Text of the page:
House Transportation Bill Cuts Funding To Bikers, Walkers, In Favor Of Highways

There is no question that America’s highway infrastructure is in dire straits, and they need to be fixed. Unfortunately, a too-low gas tax and misplaced priorities have seen infrastructure constantly shuffled to the back of the pack, especially when it comes to promoting public transit options, walkable spaces, and bike paths.

President Obama and Transportation Secretary Ray LaHood made great strides to encourage more bike paths and sidewalks, but a new bill from the House Transportation Committee essentially guts funding for non-highway projects.

Bike commuting in the U.S. has increased 57% between 2000 and 2009 and many cities including New York and Miami are even opening bike-sharing services and dedicated bike lanes. Walking is up too, as people move back to cities to be closer to their place of employment, food stores, and other people. In other words, fatass America is finally starting to move again.

So of course it makes sense that the Republican-led House of Representatives wants to slash funding for bike and walking projects, including the addition of a broad phrase that allows states to “eliminate any program not in the federal interest.” Yet I would argue it is in the Federal interest to promote alternatives to car-based commuting, which has led to health problems, traffic congestion, and a country addicted to oil.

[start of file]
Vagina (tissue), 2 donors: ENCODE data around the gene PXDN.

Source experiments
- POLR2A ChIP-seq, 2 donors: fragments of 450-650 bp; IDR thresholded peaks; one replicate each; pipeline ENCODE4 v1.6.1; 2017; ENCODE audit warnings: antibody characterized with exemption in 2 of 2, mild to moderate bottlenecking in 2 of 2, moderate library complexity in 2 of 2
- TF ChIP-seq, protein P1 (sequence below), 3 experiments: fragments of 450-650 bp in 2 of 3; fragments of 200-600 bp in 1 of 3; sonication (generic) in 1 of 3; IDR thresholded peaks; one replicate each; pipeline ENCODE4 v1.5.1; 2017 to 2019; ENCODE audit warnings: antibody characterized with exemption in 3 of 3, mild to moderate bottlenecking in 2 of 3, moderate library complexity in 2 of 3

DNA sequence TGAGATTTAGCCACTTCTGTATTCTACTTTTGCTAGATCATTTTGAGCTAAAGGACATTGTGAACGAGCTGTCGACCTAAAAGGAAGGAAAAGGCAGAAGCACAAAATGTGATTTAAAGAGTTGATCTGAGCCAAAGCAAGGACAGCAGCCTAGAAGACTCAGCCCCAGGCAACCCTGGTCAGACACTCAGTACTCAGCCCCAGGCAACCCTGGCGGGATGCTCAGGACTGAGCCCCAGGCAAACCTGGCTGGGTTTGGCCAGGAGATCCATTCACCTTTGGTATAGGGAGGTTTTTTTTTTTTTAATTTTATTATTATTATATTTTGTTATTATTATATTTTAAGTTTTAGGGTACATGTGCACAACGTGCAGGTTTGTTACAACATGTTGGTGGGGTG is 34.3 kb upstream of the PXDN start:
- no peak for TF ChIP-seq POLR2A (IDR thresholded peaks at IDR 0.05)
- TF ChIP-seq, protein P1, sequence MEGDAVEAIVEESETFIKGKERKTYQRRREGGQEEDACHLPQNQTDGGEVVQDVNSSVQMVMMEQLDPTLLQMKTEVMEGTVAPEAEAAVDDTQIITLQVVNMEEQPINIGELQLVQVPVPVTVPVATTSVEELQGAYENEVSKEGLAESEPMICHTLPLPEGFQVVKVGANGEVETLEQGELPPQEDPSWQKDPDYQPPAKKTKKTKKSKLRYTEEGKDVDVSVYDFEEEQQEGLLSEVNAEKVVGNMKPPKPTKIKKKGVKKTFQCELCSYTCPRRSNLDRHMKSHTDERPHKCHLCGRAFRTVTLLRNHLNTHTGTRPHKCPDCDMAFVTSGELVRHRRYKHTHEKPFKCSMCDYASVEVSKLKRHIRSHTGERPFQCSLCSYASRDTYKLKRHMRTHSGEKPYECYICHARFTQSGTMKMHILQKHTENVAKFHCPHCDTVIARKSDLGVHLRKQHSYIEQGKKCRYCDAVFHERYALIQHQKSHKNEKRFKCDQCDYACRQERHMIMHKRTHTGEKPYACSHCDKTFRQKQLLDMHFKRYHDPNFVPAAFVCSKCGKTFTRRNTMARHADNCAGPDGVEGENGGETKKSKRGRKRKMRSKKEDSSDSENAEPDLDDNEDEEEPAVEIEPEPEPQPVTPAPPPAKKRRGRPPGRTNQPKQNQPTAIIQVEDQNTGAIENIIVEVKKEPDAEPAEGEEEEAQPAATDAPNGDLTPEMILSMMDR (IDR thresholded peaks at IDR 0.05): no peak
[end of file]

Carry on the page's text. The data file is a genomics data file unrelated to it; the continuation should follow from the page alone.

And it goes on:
Other items of note; a 25% cut to Amtraks annual subsidies, despite Amtrak ridership continuing to increase year over year, and an unspecified tax on oil and gas companies, rather than simply raising the far-too-low gas tax. About the only bright spot I could see was a point about encouraging the entry of private companies into the public transportation system. That could prove fruitful, as private companies tend to operate more efficiently when investor money is on the line. But just about everything else is focused on building and maintaining more highways. You can read the whole thing for yourself here.

Luckily, Democrats are going to oppose this bill with every tool at their disposal, though that does nothing to help the country either. Political gridlock at its best. Or worst, depending on how you look at it.

My opinion is obvious, but do you think the government should do more to promote getting people out of their cars and onto alternative forms of transportation? Or should we just squeeze everybody into automobiles?

Source: DC Street Blog | Image: Blazej Lyjack via Shutterstock

Christopher DeMorro

A writer and gearhead who loves all things automotive, from hybrids to HEMIs, can be found wrenching or writing- or else, he's running, because he's one of those crazy people who gets enjoyment from running insane distances.